Don't sell cable stocks on net neutrality news, Cramer says

Cable stocks slide on White House statement
Cable stocks slide on White House statement   

Shares of cable companies tumbled Monday after President Barack Obama asked the Federal Communications Commission to toughen its planned Internet traffic rules.

However, CNBC's Jim Cramer said he wouldn't recommend selling cable stocks, even on this news.

"They've been so good," he said on "Squawk on the Street." "They've been unbelievable."

Read MoreObama asks FCC to reclassify broadband as a vital service

Protesters march past the FCC headquarters before the Commission meeting on net neutrality proposal on May, 15, 2014 in Washington, DC.
Bill O'Leary The Washington Post | Getty Images
Protesters march past the FCC headquarters before the Commission meeting on net neutrality proposal on May, 15, 2014 in Washington, DC.

Time Warner Cable was down 7 percent, Comcast, CNBC's parent company, dropped nearly 6 percent and Verizon fell almost 2 percent following the announcement. They have since regained some of those losses.

In his statement, the president called on the FCC to create a new set of rules "protecting neutrality and ensuring that neither the cable company nor the phone company will be able to act as a gatekeeper, restricting what you can do or see online."

Read MoreWhat is net neutrality?

Amy Yong, vice president at Macquarie Research, told "Street Signs" that while investors were surprised by Obama's announcement Monday, it will be a while before the FCC acts.

Cable stocks overreacting?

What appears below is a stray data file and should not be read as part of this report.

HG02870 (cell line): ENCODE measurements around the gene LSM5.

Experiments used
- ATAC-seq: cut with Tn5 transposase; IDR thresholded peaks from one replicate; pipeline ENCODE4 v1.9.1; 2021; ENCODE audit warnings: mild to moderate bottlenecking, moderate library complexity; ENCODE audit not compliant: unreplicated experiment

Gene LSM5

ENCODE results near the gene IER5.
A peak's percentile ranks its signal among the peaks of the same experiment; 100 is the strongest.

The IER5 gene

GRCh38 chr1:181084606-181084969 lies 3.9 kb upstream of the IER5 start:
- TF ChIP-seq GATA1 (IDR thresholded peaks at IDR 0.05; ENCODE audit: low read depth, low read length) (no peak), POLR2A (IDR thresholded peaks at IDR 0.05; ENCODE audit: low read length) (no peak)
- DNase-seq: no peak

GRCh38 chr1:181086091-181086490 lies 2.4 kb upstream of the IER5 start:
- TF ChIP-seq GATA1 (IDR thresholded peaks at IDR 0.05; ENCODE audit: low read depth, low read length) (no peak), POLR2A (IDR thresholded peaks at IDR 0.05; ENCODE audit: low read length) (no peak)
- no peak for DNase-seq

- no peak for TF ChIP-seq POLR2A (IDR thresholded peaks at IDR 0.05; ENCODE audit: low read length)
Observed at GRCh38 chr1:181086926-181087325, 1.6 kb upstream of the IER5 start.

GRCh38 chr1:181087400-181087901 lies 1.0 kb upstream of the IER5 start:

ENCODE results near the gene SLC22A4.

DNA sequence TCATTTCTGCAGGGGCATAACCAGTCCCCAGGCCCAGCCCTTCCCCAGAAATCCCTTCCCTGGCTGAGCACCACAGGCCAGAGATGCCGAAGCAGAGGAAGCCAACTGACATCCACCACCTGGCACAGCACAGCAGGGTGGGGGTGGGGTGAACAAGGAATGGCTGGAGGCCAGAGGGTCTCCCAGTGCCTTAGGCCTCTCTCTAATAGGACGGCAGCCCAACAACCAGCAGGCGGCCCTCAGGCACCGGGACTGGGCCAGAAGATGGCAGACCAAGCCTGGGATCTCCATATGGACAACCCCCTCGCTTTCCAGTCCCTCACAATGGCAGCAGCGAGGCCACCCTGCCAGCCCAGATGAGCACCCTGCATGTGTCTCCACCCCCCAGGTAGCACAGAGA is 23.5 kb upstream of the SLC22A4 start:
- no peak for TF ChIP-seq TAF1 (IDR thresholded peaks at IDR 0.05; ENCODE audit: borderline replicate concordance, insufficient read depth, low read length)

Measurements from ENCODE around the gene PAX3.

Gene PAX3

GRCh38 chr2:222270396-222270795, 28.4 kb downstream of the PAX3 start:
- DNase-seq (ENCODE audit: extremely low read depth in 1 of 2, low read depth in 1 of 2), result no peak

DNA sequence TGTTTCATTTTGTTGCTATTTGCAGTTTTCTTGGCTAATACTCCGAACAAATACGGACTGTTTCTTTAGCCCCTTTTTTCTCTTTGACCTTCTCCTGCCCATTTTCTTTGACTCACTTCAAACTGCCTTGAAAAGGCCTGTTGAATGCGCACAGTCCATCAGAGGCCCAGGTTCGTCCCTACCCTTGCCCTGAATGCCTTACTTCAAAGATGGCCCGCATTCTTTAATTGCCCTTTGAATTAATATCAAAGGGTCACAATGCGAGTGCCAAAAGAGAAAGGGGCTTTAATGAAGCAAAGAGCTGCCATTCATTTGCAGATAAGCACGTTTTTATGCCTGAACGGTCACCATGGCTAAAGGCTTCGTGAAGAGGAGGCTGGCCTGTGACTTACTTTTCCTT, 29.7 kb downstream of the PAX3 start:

Cable stocks overreacting?   

"It would take one to two years at best if there was going to be a reclassification of broadband," she said. However, "there is a lot of M&A activity in this space right now … so there's a lot at stake here."

And it's not only large, public companies that will be affected by stricter rules, Yong pointed out.

Read MoreTed Cruz: Net neutrality is the Internet's Obamacare

"There's still a lot of companies, like Mediacom, Cox, that are all in the hands of private families," she said. "If there is regulation, that would hurt a lot of those smaller businesses."

She predicts the FCC will stick with its proposed "hybrid" version of broadband regulation that would leave residential service alone, but would have some sort of regulation on the commercial side.

Yong continues to likes Charter Communications, giving it an "outperform" rating and $225 price target.

—CNBC's Drew Sandholm, CNBC's Jackie O'Sullivan and Reuters contributed to this report.

Disclosure: Macquarie Capital (USA) INC or one of its affiliates is currently managing or co-managing a public offering of securities of Charter Communications Inc.

Disclaimer